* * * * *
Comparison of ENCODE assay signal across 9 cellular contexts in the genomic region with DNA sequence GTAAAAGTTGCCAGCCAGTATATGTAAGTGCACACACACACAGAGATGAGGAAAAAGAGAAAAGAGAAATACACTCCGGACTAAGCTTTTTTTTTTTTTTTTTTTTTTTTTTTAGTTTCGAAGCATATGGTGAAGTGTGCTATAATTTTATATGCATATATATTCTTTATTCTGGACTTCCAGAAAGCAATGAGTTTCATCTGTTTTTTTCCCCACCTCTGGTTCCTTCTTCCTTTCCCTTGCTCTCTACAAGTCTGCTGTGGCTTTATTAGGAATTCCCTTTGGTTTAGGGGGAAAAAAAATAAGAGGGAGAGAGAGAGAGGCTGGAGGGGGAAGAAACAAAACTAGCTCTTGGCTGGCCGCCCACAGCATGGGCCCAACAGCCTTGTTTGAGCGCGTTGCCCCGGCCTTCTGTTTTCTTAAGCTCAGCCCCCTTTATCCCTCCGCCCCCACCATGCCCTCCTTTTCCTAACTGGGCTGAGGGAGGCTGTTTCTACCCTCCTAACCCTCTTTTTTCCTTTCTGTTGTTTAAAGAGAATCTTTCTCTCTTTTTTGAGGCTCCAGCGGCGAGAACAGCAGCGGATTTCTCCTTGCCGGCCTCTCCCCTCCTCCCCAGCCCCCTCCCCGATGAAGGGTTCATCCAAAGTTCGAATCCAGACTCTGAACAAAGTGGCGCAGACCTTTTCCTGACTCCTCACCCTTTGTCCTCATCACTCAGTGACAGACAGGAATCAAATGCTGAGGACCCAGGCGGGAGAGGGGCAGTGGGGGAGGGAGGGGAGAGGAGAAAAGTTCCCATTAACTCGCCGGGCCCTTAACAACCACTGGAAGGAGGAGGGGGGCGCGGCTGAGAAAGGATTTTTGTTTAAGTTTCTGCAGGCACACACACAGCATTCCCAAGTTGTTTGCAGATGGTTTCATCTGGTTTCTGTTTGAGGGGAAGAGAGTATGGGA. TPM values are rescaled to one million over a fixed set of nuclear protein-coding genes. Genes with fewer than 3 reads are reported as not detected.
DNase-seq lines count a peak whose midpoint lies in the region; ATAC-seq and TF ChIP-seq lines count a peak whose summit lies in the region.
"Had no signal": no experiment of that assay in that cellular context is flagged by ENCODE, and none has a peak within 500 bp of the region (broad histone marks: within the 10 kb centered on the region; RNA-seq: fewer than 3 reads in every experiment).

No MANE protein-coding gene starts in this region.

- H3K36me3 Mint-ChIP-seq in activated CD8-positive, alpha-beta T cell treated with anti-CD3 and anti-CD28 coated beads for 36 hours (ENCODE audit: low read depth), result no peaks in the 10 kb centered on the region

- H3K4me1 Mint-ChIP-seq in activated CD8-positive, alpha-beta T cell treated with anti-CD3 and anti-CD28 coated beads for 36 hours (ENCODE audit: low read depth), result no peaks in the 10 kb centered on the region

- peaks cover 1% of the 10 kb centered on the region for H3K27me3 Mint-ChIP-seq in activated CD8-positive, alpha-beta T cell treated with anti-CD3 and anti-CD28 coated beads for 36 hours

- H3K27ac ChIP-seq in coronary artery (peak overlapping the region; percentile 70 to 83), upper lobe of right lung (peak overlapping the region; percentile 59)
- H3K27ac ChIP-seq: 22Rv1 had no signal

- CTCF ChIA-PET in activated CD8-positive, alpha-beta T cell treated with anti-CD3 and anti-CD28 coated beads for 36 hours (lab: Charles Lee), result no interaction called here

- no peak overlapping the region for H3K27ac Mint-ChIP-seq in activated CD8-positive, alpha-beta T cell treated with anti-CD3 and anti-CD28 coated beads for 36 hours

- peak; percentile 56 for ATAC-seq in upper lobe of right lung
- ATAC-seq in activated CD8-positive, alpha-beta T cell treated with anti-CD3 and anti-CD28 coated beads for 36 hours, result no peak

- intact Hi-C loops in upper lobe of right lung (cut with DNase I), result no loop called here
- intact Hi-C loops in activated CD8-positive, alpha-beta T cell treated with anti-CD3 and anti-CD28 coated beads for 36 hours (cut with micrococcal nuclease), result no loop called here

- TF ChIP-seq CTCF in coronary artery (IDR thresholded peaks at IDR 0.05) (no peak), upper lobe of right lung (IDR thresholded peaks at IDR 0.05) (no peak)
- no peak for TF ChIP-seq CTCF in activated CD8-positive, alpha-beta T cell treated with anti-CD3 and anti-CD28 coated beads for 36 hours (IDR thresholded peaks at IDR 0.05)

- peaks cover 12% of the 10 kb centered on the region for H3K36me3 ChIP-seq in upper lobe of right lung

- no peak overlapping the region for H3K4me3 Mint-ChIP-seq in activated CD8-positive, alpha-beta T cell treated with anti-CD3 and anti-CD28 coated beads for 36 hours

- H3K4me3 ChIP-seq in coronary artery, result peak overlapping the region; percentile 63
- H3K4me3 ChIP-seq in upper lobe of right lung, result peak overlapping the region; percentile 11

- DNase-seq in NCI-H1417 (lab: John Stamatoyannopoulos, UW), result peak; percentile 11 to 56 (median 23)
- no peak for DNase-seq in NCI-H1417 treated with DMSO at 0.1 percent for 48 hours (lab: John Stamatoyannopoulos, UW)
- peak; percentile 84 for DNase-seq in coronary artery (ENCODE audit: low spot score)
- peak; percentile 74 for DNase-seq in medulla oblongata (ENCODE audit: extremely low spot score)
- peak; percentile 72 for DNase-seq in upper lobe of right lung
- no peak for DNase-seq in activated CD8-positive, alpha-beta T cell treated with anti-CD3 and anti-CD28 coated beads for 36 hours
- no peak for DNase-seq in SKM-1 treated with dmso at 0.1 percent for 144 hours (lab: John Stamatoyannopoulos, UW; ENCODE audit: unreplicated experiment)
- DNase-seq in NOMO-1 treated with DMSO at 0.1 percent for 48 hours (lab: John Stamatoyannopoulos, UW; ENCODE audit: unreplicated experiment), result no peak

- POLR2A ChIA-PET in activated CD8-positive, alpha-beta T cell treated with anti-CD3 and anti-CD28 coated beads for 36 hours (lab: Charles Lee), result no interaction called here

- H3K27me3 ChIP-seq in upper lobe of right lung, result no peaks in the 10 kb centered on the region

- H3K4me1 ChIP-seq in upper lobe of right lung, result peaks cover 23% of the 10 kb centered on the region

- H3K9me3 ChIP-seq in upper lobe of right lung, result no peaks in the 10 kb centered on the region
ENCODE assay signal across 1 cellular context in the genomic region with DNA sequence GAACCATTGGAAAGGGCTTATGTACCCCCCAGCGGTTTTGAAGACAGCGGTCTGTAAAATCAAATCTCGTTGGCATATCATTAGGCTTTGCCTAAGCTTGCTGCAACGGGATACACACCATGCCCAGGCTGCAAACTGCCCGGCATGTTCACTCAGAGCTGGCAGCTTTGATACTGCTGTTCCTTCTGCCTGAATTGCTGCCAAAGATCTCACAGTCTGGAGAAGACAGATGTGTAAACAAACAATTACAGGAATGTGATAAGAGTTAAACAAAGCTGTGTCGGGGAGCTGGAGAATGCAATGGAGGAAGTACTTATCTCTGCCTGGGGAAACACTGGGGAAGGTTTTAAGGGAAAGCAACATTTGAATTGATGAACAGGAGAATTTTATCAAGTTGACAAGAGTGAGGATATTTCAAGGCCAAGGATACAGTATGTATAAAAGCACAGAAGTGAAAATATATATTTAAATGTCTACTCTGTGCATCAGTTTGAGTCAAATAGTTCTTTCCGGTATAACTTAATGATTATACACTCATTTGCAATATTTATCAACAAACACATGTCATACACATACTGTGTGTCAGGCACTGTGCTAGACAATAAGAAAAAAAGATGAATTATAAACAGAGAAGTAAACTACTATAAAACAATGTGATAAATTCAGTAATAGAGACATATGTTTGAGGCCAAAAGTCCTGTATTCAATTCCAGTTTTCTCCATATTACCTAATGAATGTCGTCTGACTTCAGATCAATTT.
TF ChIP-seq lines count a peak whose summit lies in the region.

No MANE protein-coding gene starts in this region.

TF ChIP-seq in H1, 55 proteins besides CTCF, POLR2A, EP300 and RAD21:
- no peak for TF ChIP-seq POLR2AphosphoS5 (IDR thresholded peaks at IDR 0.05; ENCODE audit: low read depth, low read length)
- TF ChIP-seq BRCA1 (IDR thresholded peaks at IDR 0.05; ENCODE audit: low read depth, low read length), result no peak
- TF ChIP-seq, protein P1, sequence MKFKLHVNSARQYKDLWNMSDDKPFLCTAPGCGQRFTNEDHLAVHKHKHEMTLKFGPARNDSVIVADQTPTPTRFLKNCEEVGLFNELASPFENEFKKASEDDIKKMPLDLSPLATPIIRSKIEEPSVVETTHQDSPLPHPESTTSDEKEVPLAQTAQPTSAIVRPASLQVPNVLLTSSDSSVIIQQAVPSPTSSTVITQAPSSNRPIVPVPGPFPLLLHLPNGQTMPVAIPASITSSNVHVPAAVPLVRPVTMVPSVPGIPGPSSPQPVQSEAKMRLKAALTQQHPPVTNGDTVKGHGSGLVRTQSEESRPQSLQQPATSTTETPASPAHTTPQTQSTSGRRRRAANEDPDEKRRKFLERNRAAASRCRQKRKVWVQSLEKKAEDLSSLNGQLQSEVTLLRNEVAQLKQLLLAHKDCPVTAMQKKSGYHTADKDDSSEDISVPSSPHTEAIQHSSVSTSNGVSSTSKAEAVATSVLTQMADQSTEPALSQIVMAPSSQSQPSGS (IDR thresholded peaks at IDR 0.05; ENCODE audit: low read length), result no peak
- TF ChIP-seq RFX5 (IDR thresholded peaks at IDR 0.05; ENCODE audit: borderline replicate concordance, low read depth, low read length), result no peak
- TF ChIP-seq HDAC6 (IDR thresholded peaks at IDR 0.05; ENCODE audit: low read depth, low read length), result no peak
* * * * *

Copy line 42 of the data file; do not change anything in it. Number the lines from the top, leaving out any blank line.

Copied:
- TF ChIP-seq HDAC6 (IDR thresholded peaks at IDR 0.05; ENCODE audit: low read depth, low read length), result no peak